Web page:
7 Types of Lenses for Your Sunglasses


What do you consider most important when buying sunglasses? Sure, choosing the right ones for your face shape and overall style is essential, but protecting your eyes from harmful UV rays should be your primary motivation. That’s why the correct lens type is so important. 


To help you determine which suits you best, we’ll take a closer look at some of the most common types of lenses used for sunglasses. It’s still recommended that you consult your optician for expert advice before choosing the best shades.


Polarized lenses are designed to minimize glare from snow, water, glass, or the road. The glare makes it hard to distinguish objects because it distorts their color. Most polarized lenses provide UV protection, which is essential for maintaining healthy eyesight. Darker shades of lenses usually have a higher level of polarization. Layoners makes almost all of its sunglasses with polarized lenses.



Photochromic lenses are almost clear when indoors and automatically darken when you step outside. They are eliminating the need for separate sunglasses in many cases.



Characterized by a soft bluish glow when hit by strong light, these popular lenses are the cameraman’s worst nemesis. The special coating is applied to their inner side, preventing light from bouncing into your eyes and causing strain. Just make sure not to wear them when filming in studios!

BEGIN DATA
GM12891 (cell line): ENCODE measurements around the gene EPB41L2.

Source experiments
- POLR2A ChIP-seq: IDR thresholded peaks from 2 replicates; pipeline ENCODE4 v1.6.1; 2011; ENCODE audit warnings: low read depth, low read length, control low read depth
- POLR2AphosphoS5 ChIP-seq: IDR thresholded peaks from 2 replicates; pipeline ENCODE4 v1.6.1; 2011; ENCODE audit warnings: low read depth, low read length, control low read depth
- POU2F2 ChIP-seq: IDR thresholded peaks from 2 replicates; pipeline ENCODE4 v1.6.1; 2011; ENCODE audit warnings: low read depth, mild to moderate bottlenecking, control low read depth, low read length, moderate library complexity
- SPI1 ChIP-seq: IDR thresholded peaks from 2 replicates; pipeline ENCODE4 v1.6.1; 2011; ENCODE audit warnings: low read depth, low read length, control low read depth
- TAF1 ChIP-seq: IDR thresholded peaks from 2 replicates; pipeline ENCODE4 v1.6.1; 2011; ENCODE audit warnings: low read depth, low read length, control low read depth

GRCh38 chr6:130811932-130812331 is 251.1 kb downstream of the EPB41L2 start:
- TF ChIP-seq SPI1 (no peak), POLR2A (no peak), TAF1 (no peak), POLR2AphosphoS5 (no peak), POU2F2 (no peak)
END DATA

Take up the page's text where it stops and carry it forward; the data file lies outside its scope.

The top part of gradient lenses is darker than their bottom. Besides looking pretty, such sunglasses are ideal for driving, allowing you to see the dashboard clearly. They also shield the eyes from sunlight coming through your windshield.


Double gradient lenses have darker top and bottom portions but lighter tint in the middle section. They are perfect for those that don’t want their sunglasses too dark.



Multifocal lenses are usually appropriate for individuals struggling with presbyopia. Similar to farsightedness, the disorder is characterized by a reduced ability to focus on nearby objects, and usually occurs with people older than 45. All sunglasses can be made trifocal, bifocal, or progressive lenses – consult your optician for options.



Sometimes described as flash-coated, these lenses limit the quantity of light reaching your eyes. They are suitable for activities that are carried out in very bright conditions like snow skiing.



When choosing the right frames for the next season, we encourage you to discuss options with your vision care provider. You will find that most special lenses will benefit you when driving or using the computer.


No matter which type of lens you choose, it is also recommended to cover eyes from the side. Oversized or wrap-around sunglasses can offer additional protection.


At Layoners, we strive to combine protection with style. Most of our sunglasses offer UV protection and polarized lenses. Feel free to check the “Additional Information” section on our product pages for the exact lens and UV protection types.


Shop Layoners’ most popular polarized sunglasses. 

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